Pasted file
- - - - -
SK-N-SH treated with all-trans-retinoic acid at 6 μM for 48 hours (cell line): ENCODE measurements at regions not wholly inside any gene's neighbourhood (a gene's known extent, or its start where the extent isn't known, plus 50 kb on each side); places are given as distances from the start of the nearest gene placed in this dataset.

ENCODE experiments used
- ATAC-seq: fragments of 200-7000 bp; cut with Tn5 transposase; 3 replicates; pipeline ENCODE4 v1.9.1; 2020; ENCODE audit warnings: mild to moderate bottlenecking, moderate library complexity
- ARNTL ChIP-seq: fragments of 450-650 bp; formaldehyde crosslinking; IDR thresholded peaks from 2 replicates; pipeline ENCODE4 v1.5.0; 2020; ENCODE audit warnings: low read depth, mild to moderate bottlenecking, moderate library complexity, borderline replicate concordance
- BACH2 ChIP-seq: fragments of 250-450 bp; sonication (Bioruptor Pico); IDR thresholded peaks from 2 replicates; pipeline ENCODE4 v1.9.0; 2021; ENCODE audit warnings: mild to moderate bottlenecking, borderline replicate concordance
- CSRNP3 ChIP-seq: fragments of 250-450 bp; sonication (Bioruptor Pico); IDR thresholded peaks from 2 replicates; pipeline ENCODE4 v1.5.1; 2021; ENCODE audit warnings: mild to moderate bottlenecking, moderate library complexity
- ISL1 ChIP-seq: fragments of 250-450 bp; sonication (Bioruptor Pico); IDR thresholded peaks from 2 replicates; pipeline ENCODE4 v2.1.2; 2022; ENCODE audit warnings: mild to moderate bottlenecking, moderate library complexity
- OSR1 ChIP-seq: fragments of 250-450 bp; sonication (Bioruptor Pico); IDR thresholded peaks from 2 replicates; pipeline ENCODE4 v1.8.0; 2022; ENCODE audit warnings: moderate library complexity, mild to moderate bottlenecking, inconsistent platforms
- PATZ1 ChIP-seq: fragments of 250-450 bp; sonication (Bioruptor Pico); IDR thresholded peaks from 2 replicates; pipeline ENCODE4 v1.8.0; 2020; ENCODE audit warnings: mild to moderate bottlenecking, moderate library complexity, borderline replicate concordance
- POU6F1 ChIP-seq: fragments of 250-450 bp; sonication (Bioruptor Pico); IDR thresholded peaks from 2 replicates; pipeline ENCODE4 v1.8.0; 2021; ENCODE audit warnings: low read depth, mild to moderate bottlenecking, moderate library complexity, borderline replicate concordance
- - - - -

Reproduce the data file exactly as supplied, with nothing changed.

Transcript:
SK-N-SH treated with all-trans-retinoic acid at 6 μM for 48 hours (cell line): ENCODE measurements at regions not wholly inside any gene's neighbourhood (a gene's known extent, or its start where the extent isn't known, plus 50 kb on each side); places are given as distances from the start of the nearest gene placed in this dataset.

ENCODE experiments used
- ATAC-seq: fragments of 200-7000 bp; cut with Tn5 transposase; 3 replicates; pipeline ENCODE4 v1.9.1; 2020; ENCODE audit warnings: mild to moderate bottlenecking, moderate library complexity
- ARNTL ChIP-seq: fragments of 450-650 bp; formaldehyde crosslinking; IDR thresholded peaks from 2 replicates; pipeline ENCODE4 v1.5.0; 2020; ENCODE audit warnings: low read depth, mild to moderate bottlenecking, moderate library complexity, borderline replicate concordance
- BACH2 ChIP-seq: fragments of 250-450 bp; sonication (Bioruptor Pico); IDR thresholded peaks from 2 replicates; pipeline ENCODE4 v1.9.0; 2021; ENCODE audit warnings: mild to moderate bottlenecking, borderline replicate concordance
- CSRNP3 ChIP-seq: fragments of 250-450 bp; sonication (Bioruptor Pico); IDR thresholded peaks from 2 replicates; pipeline ENCODE4 v1.5.1; 2021; ENCODE audit warnings: mild to moderate bottlenecking, moderate library complexity
- ISL1 ChIP-seq: fragments of 250-450 bp; sonication (Bioruptor Pico); IDR thresholded peaks from 2 replicates; pipeline ENCODE4 v2.1.2; 2022; ENCODE audit warnings: mild to moderate bottlenecking, moderate library complexity
- OSR1 ChIP-seq: fragments of 250-450 bp; sonication (Bioruptor Pico); IDR thresholded peaks from 2 replicates; pipeline ENCODE4 v1.8.0; 2022; ENCODE audit warnings: moderate library complexity, mild to moderate bottlenecking, inconsistent platforms
- PATZ1 ChIP-seq: fragments of 250-450 bp; sonication (Bioruptor Pico); IDR thresholded peaks from 2 replicates; pipeline ENCODE4 v1.8.0; 2020; ENCODE audit warnings: mild to moderate bottlenecking, moderate library complexity, borderline replicate concordance
- POU6F1 ChIP-seq: fragments of 250-450 bp; sonication (Bioruptor Pico); IDR thresholded peaks from 2 replicates; pipeline ENCODE4 v1.8.0; 2021; ENCODE audit warnings: low read depth, mild to moderate bottlenecking, moderate library complexity, borderline replicate concordance